Refugees
Around the world, citizens of war torn countries in the Middle East (Syria, Iraq, Afghanistan), Africa (Libya, Sudan), Central & South America and others are fleeing oppression and death to reach freedom and safety. Europe is being overrun with these refugees. This experience is adding greater fuel to the already passionate immigration debate in the US by the needs of these refugees. We must remember that refugees are a portion of the immigration issue. Compassionately, the plight of refugees needs to be prioritized over all other types of immigration. Realistically, the vetting of legitimate refugees is still required, given the violent turmoil in the world, the infiltration of the extremists into the refugee population and that threats directly at the United States.

President Trump Signs Revised Executive Order Restricting Travel to the U.S.

3/6/17
from The Wall Street Journal,
3/6/17:

Travelers holding valid visas will be exempted; Iraq off list of targeted nations.

President Donald Trump signed a scaled-back travel ban on Monday that bars people from six Muslim-majority nations from entering the U.S. for 90 days but exempts travelers holding valid visas.

The new executive order doesn’t ban citizens of Iraq, one of many changes made to an original order in hopes of putting the travel restrictions on stronger legal and political footing. The White House said the ban is intended to stop potential threats to national security. The original order, issued on Jan. 27, sparked widespread protests and multiple court challenges and was put on hold by the Ninth U.S. Circuit Court of Appeals in San Francisco. With the new order now issued, opponents promised to file fresh court challenges. The revised ban applies to the nations of Iran, Libya, Somalia, Sudan, Syria and Yemen. The order is effective on March 16, a delay that could address some of the judicial concerns about due process. Administration officials expressed hope that the delay would avoid the sort of chaos that followed the original order, though protests were already planned in response to the new one for Monday afternoon at the White House. The new order still suspends the admission of refugees to the U.S. for 120 days and caps the annual total admission of refugees at 50,000. But it treats Syrian refugees the same way as those from other countries, whereas the original executive order indefinitely suspended the admission of Syrian refugees.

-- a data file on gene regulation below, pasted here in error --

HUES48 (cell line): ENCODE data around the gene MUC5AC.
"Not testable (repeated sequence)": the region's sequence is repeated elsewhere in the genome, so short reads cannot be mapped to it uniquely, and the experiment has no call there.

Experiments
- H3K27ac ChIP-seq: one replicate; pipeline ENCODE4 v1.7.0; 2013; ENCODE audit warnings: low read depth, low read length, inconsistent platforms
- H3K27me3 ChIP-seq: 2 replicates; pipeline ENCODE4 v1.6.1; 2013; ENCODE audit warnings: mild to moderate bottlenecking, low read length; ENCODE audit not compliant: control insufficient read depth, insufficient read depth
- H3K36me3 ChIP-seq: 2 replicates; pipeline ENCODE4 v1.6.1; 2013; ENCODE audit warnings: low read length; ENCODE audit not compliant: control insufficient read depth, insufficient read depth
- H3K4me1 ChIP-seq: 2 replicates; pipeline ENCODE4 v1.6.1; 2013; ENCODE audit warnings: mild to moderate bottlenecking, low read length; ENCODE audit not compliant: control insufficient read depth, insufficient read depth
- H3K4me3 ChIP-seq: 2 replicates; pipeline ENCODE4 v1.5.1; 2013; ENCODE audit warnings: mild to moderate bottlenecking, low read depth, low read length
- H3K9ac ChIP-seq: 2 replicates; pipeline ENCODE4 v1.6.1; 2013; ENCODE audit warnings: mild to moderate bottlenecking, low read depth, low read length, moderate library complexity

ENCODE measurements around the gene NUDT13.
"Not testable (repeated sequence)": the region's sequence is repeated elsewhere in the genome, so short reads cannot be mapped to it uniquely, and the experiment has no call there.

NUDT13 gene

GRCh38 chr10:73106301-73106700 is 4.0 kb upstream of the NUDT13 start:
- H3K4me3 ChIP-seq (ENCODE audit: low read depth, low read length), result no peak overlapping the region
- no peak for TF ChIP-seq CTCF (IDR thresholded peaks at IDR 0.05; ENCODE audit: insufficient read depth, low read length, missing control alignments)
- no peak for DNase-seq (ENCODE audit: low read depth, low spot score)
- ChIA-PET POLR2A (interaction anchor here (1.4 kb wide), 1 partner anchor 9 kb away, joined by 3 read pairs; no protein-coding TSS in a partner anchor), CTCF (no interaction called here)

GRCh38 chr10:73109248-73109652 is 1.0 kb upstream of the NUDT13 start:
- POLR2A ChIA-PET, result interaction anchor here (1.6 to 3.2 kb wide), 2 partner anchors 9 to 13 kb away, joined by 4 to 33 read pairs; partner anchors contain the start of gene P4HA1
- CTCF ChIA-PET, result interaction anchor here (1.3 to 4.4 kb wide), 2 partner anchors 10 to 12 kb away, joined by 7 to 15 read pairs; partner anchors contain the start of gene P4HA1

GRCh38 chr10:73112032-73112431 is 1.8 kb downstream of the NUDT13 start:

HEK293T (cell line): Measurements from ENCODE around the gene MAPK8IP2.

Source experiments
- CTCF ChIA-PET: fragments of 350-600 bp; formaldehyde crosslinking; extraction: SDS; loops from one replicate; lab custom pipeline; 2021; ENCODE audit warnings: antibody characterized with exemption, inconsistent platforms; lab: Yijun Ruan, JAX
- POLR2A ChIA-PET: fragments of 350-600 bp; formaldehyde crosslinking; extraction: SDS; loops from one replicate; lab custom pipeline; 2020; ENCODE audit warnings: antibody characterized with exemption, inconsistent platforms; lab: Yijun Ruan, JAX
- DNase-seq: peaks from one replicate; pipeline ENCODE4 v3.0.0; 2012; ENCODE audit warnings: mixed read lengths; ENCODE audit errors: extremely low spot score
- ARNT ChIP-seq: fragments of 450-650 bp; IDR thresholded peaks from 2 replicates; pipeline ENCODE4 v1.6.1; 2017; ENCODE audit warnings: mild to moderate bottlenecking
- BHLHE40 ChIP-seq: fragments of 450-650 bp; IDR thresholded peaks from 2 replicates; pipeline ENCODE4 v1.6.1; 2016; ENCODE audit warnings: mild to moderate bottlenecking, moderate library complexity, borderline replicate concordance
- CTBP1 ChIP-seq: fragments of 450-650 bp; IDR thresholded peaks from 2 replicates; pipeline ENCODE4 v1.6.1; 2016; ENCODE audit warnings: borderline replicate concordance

“It is the president’s solemn duty to protect the American people, and with the order, President Trump is exercising his rightful authority to keep our people safe,” Secretary of State Rex Tillerson said Monday.

The decision to remove Iraq from the ban came after lobbying by senior administration officials, diplomats and Iraqis, who warned that including Iraq risked doing lasting harm to bilateral relations at a critical moment in the war with Islamic State. A senior Homeland Security official said Iraq had agreed to increased cooperation and information sharing in vetting applicants, a point Mr. Tillerson emphasized as well. In another important change, the new order won’t apply to people who have valid visas or to anyone already legally in the U.S., including permanent residents known as green-card holders. The original version affected nearly 60,000 existing visa holders from seven nations, according to the State Department, and left the treatment of green-card holders unclear.

Those changes, along with the delay, could address concerns cited by the appellate court, which said the original order likely violated constitutional due-process protections for travelers excluded from the country because they weren’t given notice of the policy or a chance to challenge their denial of entry into the U.S. It is possible the administration will avoid the same kinds of due-process issues by focusing on foreigners who don’t have green cards or visas in hand, meaning they haven’t been previously approved for U.S. travel.

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